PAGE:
I spent a few days visiting my son and daughter in-law in Ft. Worth, Texas a few months ago when I captured this amazing picture of Mt. Rainier.
My son recently had had an emergency procedure for a spinal tumor. He is doing great now, walking all over and will make a full recovery. It was emotional for me to leave him once again. I cried a bit on the plane but as we descended towards Seattle the beautiful Mt. Rainier completely overtook me.
As photographer, I grabbed my camera, futzed with the setting and readied myself for the perfect opportunity to get a clean shot at that lovely mountain sitting proudly in the solitude of the setting sun.
As I sat perched and contorted in a seat behind the wing with the haze of a dirty and frozen window, the mountain seemed to look back at me as if saying sorry I’m not much of an opportunity or comfort right now but I am here for you.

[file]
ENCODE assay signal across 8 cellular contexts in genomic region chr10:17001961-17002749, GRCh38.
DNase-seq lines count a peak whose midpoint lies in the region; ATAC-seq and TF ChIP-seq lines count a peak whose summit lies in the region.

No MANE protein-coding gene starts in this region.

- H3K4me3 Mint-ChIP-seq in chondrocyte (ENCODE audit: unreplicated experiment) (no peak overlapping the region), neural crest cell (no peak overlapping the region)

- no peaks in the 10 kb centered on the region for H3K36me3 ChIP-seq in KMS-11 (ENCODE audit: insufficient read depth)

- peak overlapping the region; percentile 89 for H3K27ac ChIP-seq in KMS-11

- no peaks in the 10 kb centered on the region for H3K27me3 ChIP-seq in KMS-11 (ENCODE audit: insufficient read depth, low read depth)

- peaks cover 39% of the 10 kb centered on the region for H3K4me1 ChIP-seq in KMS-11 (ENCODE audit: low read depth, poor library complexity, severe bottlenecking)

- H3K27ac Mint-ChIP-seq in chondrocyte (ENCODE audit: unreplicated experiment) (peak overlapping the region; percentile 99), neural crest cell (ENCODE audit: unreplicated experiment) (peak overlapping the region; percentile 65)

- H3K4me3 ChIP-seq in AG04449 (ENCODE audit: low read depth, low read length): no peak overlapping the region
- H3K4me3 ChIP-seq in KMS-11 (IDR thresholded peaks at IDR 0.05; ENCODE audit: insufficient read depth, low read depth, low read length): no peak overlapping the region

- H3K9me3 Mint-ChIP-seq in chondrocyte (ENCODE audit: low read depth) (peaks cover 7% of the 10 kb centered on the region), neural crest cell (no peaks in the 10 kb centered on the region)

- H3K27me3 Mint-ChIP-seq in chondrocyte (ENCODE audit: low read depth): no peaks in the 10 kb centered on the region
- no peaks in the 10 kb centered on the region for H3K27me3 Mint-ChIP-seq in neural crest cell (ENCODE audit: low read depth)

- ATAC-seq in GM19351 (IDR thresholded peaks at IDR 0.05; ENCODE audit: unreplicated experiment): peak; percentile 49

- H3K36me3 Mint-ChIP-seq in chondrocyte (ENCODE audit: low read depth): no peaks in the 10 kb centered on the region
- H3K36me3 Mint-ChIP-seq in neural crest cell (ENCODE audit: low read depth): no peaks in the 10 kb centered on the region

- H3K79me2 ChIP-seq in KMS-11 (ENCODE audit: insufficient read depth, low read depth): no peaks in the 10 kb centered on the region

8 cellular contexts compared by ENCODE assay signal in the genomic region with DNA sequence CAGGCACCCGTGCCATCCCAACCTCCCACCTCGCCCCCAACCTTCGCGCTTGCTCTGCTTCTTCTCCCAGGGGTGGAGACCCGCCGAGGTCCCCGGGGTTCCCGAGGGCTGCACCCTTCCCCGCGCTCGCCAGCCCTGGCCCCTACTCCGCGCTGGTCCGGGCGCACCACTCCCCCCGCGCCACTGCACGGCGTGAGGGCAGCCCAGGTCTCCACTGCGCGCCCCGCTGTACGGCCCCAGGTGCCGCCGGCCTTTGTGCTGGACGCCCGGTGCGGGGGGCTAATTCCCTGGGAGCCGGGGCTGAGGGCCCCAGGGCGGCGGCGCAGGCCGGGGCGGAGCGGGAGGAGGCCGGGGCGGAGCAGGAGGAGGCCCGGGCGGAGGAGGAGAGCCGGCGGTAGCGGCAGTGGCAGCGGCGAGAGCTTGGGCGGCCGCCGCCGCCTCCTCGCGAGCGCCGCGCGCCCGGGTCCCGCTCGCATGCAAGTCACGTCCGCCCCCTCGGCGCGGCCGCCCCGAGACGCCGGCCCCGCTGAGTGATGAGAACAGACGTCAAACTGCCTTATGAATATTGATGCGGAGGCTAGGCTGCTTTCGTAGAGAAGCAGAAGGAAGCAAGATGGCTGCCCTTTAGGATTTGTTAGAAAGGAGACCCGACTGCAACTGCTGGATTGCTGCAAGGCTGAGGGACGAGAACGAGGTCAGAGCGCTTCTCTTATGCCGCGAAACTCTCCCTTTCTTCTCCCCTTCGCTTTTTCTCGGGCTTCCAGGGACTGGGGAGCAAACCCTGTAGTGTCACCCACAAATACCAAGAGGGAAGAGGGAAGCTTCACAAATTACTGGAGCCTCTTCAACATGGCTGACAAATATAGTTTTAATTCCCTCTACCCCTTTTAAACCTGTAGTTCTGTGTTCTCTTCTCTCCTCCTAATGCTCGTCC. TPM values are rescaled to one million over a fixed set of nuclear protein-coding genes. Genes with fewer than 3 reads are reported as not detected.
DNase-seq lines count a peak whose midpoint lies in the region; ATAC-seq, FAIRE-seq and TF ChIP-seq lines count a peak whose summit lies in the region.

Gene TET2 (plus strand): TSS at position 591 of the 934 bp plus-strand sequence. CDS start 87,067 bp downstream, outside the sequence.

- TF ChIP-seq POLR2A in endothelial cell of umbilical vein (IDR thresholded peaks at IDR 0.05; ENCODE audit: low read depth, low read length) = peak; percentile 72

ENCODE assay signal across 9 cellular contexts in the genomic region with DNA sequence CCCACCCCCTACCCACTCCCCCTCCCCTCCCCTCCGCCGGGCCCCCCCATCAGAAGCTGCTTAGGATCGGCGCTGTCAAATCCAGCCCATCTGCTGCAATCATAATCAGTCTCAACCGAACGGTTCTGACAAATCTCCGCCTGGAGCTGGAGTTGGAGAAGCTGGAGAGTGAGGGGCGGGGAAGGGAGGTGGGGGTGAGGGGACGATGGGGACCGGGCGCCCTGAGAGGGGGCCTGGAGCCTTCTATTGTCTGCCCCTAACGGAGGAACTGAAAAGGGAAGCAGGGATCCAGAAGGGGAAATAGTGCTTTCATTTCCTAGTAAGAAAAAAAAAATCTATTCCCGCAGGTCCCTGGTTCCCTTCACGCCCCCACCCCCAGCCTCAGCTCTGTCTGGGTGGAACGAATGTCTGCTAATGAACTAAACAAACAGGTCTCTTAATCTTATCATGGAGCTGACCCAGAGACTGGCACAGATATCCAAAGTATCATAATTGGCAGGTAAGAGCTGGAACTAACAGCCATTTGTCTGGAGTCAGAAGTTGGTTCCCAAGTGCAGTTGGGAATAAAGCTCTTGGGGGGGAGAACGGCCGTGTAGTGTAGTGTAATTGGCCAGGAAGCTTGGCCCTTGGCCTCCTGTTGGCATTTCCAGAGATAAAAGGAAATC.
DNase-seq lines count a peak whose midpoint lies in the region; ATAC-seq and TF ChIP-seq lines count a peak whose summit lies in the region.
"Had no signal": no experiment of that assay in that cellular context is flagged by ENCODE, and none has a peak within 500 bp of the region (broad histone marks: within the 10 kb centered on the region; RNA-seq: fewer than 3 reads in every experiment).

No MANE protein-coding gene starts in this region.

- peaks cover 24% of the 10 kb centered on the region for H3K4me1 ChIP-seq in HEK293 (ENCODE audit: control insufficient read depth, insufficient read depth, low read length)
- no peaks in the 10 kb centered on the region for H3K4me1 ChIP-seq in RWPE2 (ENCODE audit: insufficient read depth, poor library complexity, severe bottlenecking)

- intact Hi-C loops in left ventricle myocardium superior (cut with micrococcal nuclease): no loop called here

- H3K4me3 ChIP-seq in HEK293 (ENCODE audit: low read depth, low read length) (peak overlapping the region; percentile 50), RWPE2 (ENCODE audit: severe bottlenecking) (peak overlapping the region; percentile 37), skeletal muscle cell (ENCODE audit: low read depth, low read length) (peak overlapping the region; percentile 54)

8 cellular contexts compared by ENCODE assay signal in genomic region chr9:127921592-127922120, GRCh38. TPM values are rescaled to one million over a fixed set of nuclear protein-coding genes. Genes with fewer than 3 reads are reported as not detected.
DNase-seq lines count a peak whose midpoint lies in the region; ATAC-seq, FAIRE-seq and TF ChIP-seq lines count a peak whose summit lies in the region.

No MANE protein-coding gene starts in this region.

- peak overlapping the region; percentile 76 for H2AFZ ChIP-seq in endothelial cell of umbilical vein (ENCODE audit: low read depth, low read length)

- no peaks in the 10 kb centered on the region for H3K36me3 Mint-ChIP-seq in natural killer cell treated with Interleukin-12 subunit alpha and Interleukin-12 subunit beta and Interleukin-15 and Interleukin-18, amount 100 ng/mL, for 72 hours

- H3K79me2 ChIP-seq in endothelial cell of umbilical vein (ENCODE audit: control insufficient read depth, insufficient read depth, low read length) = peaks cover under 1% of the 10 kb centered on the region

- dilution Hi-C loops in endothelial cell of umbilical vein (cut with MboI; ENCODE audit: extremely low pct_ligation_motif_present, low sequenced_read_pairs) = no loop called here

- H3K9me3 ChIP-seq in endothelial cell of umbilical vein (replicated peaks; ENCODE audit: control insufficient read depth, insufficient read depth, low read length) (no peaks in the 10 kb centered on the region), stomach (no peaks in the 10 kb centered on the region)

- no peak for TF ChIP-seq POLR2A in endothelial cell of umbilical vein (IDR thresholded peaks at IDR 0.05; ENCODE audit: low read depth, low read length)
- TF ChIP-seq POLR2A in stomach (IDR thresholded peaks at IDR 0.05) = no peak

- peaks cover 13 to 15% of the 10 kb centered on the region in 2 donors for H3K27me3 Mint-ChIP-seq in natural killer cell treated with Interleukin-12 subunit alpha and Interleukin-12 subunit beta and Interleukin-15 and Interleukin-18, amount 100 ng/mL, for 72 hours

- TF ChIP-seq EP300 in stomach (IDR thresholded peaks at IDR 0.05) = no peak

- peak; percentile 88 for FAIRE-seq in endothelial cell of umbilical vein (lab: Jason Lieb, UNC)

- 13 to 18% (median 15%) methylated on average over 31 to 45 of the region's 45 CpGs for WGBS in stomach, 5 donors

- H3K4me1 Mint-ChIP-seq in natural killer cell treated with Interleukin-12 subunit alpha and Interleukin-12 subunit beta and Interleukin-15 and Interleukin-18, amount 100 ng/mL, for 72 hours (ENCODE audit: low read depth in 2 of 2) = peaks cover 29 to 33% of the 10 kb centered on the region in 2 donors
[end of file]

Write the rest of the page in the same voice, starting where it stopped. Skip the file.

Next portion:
My point in all this is, today as I look at my camera sitting on my desk and process photos, I realize there are many people we know that live like the mountain. As we become older, we begin to spend less time with family and friends and our world seems to shrink.
Because of this, a lot of self talk that occurs. We contemplate, rewind the past, and perhaps think if we had the past to do over again how we would do it differently.
Most importantly, I’ve experienced more loneliness and was a bit scared I wouldn’t feel valued for the first time. This fear of being isolated can get in the way of connections to others, the ability to be patient and thankful towards one another, and to be a comfort when others need comforting.
I saw a quote this morning,
“Today you could be standing next to someone who is trying their best not to fall apart. So whatever you do today, do it with kindness in your heart.”